So far school has been a hard transition for them, since most of the kids are timid to interact with each other not knowing each other's languages.  And there have been a few additional culture shocks along the way in this area as well. This is all very normal, we're told, but the process can be a struggle, since we want the kids to thrive. But the positives have outweighed the negatives.  Lisa has time to devote to her language studies and we're all learning pieces of the culture that we wouldn't have learned otherwise.  

Addey is now 7 and is about to get schooled in Checkers.

Calvin sleeps a lot. 

There are frequent field trips around the city for the kids.  

Nora got to be Mary in the re-enactment of the nativity story.  

Getting to know the holiday traditions has been fun and interesting for sure.  The Christmas market in the main square made the city look festive, and the events that went on around the area made it feel similar to what we have in the States. But the specifics were what made the differences stand out. Instead of Santa Clause (though they have a St. Nicholas day), they use baby Jesus to give out presents on Christmas eve, and there is something about a Christmas Carp that we don't really understand still.  But the culture, while mythologizing Christmas in a different way than the American's do, still has a semblance of the supernatural in their traditions.  And this actually gives us a number of points of reference in conversation.  

New Years

Watching a metal bending demonstration at the Christmas market.

Just Satan's throne in the middle of the mall....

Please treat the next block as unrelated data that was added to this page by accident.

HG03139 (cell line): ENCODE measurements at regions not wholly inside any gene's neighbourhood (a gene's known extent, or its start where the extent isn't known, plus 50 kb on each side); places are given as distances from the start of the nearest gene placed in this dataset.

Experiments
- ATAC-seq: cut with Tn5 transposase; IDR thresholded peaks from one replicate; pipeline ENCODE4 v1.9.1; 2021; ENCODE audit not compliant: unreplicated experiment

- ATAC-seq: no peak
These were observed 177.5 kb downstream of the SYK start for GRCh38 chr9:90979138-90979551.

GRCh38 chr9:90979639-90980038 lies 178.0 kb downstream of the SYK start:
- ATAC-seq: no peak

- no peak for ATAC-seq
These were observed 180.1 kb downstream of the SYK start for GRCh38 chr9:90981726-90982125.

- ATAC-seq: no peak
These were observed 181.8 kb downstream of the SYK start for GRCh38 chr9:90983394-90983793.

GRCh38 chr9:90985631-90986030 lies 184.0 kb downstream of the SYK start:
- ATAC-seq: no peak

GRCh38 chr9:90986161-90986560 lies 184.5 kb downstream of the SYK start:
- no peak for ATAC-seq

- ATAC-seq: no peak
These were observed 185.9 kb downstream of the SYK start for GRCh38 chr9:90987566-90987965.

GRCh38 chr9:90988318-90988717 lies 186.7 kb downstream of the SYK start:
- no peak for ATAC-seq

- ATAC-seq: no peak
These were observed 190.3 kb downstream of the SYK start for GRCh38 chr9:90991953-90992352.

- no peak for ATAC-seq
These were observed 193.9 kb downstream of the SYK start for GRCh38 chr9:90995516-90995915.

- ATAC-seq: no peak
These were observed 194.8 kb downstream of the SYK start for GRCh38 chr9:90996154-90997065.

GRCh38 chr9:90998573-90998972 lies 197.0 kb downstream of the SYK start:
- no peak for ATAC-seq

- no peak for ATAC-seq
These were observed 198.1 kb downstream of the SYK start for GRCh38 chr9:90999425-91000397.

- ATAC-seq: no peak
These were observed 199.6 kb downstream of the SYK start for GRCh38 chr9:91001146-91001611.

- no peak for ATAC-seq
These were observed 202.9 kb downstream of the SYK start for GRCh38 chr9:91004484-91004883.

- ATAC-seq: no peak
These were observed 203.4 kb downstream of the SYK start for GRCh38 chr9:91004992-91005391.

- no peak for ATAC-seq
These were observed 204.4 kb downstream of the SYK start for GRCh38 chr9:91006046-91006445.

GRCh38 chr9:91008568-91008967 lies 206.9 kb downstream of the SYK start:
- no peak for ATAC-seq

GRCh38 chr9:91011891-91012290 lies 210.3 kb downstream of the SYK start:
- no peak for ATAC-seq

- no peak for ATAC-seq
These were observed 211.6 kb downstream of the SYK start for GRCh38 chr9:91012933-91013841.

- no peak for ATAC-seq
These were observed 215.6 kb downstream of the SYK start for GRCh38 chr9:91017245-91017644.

The three wise men come playing musing at your front door.  They ask for some money, and then write their initials on your door. Didn't know they did this here, so it was super random to us.  

The Christmas Carp is a common tradition, where the Carp swims in the bathtub for a week before Christmas and then they cook it up and enjoy it for the Christmas meal.  

Besides consistent language learning, which is beginning to put Seminary to shame in difficulty, we're still loving the community group that we get to pour into, and just recently Dan started an International Bible study with a small group of guys from around the world. It may be some time before we're speaking consistently in Czech, but we're always looking for ways to be used along the way. We're also working on a parenting workshop, where Lisa and myself will be leading a teaching/group discussion for people from the church and around the city, to encourage and disciple parents to have the practical tools to raise kids to the glory of God.

This next week we will be heading to a retreat with the church to encourage each other and get on the same page for what this next season will bring us, and then we'll be heading to Hungary for a family conference to better understand life as a missionary family.  .  

The Institute is a quarterly gathering, where in depth topics of theology, philosophy, and practical life topics are covered for 4-5 hours.  

Dan and Basel from Syria

The men from our Community Group

The Christmas party with about 55 people in the house made for a memorable night! 

Christmas party 2016.